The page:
"Central Asia plus Japan" Intellectual Dialogue
The Third Tokyo Dialogue
Chairperson's Summary

Friday, February 20, 2009
International Conference Room
Ministry of Foreign Affairs of Japan

Russian [PDF]

1. Overview of the Third Tokyo Dialogue

The Third Tokyo Dialogue was held by the Ministry of Foreign Affairs of Japan on February 20, 2009, with the cooperation of the Japan Foundation under the theme of "Environmental Cooperation in Central Asia." This track-two intellectual dialogue representing one of "the five pillars" of the "Central Asia plus Japan" Dialogue is called the "Tokyo Dialogue." At the Third Tokyo Dialogue, 5 persons from Central Asian countries and 20 persons from Japan, including scholars and government officials, participated at the center table, and about 40 people also attended as members of the audience. Akiko Fukushima, senior fellow of the Japan Foundation, served as Chairperson.

Since it was evident from the First and Second Tokyo Dialogues that track-two meetings focusing on specific issues could provide a meaningful input to inter-governmental dialogue, the Third Tokyo Dialogue concentrated on environmental problems from among the themes proposed at the previous Tokyo Dialogue, specifically the subthemes of "Environmental Cooperation for Soil Protection in Central Asia" and "The Effects of Climate Change on the Environment in Central Asia and Countermeasures."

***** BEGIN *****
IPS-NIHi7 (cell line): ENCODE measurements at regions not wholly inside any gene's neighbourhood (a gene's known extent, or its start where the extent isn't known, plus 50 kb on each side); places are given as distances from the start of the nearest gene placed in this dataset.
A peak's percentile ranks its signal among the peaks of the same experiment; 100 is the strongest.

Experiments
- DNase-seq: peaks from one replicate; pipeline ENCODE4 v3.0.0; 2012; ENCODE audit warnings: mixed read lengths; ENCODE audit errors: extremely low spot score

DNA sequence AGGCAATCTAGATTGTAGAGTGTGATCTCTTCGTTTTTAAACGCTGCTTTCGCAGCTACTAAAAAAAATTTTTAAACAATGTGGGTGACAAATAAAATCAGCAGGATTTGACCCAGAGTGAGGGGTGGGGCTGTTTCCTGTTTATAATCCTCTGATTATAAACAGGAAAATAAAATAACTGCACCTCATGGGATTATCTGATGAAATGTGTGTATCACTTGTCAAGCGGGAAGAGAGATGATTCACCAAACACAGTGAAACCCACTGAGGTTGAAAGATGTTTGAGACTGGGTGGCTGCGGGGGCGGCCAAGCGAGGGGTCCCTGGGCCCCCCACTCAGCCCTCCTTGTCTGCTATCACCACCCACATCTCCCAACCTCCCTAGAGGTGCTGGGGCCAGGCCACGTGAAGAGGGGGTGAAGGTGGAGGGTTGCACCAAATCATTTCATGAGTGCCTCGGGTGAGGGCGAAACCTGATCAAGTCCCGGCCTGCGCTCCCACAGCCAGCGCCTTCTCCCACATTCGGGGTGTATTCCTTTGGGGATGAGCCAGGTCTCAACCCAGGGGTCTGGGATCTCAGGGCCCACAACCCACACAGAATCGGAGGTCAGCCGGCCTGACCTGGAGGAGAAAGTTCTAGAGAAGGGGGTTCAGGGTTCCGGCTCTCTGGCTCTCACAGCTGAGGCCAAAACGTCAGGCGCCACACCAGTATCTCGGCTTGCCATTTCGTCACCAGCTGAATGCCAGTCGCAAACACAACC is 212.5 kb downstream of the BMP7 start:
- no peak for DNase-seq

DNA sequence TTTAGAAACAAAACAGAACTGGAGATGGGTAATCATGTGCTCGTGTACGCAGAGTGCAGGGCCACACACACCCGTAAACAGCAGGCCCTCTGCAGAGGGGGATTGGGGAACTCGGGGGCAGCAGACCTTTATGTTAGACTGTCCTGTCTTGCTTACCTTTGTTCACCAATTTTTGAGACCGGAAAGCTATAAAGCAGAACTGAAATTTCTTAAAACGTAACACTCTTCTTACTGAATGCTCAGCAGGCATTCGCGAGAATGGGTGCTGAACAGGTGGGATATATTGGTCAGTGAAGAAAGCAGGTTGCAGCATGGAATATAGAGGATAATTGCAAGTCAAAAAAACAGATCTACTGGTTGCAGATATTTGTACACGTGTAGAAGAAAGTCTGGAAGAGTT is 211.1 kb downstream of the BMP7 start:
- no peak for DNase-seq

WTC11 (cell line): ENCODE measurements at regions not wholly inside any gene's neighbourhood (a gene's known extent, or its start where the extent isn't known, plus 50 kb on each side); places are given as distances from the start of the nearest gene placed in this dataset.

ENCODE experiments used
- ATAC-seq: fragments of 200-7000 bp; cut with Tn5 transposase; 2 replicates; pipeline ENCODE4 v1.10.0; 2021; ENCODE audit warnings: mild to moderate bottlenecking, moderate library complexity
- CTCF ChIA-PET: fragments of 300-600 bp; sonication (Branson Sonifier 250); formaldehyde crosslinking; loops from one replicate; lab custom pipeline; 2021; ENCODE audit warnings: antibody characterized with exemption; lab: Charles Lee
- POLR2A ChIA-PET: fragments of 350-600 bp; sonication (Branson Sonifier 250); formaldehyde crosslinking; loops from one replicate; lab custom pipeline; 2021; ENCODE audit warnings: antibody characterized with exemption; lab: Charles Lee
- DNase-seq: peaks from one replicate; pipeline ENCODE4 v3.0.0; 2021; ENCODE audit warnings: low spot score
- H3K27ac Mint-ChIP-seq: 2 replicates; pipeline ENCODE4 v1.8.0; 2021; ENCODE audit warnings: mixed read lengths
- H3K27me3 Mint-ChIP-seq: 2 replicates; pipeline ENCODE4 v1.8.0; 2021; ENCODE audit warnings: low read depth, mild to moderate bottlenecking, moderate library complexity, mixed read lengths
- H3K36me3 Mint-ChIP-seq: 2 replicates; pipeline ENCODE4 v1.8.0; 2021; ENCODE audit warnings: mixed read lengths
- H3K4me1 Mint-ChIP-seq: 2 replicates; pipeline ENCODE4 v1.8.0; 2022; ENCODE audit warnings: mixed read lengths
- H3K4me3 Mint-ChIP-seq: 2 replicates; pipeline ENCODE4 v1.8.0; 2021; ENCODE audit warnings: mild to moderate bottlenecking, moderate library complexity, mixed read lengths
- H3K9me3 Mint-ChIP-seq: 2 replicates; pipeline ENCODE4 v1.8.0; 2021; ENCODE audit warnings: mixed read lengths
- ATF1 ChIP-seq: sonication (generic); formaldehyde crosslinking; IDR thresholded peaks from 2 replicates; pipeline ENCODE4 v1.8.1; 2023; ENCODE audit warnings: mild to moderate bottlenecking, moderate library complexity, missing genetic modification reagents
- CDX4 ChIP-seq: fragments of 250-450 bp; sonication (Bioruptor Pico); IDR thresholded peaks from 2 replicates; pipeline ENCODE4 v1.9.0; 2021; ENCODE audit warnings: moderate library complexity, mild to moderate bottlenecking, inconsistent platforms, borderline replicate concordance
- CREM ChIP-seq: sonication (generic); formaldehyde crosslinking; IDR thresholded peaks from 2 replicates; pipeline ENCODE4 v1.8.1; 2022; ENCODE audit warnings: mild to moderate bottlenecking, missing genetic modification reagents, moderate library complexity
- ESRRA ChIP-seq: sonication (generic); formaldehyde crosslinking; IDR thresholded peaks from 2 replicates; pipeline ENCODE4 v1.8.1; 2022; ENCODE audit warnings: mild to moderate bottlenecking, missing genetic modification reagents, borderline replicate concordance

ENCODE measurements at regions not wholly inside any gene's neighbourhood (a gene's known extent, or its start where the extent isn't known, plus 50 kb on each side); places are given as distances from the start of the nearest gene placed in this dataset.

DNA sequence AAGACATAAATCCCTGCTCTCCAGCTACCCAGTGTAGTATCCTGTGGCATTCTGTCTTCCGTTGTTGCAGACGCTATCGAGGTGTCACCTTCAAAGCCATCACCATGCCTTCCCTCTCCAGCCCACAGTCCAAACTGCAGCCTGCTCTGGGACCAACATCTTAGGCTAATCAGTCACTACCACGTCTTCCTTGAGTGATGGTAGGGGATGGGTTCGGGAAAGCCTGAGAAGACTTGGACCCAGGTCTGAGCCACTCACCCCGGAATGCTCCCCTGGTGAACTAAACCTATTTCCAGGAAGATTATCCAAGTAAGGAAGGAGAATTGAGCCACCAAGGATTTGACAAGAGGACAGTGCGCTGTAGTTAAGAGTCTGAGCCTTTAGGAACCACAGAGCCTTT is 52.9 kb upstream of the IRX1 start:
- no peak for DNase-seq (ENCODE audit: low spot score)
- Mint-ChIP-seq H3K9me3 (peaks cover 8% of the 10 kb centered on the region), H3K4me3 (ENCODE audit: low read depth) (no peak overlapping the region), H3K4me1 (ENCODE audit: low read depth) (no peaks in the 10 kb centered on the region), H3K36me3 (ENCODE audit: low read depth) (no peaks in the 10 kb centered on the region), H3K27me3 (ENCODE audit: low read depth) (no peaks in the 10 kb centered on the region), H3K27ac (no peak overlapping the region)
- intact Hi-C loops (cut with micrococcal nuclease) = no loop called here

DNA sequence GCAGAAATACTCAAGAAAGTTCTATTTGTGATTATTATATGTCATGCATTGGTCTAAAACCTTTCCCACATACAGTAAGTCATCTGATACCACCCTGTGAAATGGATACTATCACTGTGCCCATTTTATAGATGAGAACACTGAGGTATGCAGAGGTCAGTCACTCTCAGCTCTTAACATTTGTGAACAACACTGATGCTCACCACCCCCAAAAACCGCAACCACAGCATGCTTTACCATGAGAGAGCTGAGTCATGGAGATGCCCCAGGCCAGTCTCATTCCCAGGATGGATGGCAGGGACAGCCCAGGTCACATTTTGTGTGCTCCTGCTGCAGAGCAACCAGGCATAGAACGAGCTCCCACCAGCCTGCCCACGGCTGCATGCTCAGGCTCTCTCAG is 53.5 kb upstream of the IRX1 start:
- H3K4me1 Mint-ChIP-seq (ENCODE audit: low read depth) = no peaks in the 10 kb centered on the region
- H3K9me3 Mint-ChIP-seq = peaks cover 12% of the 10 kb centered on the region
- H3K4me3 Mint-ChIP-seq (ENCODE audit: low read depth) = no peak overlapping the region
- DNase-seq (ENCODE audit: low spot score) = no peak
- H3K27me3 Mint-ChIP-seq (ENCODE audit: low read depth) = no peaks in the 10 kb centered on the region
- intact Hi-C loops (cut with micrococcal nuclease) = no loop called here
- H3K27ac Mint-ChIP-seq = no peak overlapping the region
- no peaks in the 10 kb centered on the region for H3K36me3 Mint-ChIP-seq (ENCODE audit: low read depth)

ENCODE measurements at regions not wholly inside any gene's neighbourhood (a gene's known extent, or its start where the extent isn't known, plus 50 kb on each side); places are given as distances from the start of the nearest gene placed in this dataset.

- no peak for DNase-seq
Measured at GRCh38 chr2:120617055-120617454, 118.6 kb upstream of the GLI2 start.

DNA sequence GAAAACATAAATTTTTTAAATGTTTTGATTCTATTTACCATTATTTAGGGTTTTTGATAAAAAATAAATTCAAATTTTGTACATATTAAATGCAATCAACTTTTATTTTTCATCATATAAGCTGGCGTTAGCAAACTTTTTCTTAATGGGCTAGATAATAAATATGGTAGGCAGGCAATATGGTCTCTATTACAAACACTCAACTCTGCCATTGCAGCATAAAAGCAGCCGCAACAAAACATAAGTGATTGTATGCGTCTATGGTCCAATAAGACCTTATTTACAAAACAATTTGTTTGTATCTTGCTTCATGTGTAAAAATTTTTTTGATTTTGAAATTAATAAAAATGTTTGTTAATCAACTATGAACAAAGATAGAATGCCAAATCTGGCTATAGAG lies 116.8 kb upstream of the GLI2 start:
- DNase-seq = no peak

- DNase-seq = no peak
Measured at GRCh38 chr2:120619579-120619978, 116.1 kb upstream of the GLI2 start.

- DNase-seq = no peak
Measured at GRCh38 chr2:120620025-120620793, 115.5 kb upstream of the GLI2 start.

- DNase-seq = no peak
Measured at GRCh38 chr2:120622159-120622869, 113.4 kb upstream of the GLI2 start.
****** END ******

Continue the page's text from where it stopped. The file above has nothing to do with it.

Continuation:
2. Keynote Speech by State Secretary for Foreign Affairs of Japan Shintaro Ito

At the start of the Third Tokyo Dialogue, State Secretary for Foreign Affairs Shintaro Ito gave an overview of the importance of Central Asia and described Japan's diplomatic initiatives toward Central Asia that have been promoted through the "Central Asia plus Japan" dialogue. He pointed out that the Central Asian countries faced the challenge of balancing their efforts to tackle soil contamination and other environmental problems--the vestige of economic and social systems of the Soviet era before their independence that placed a heavy burden on the environment--with economic growth. State Secretary Ito emphasized the need for intra-regional cooperation among related countries in order to realize sustainable development. In addition, State Secretary Ito noted the importance of sharing the knowledge that Japan gained through its own experience with pollution and other environmental problems with the Central Asian countries, and he introduced various efforts being made in Japan toward the formation of a recycling-oriented society, such as organic farming. Furthermore, State Secretary Ito expressed his hope that the Third Tokyo Dialogue on the theme of the environment would produce meaningful proposals for the further deepening of cooperation between the Central Asian countries and Japan and that they would be reflected in inter-governmental dialogue.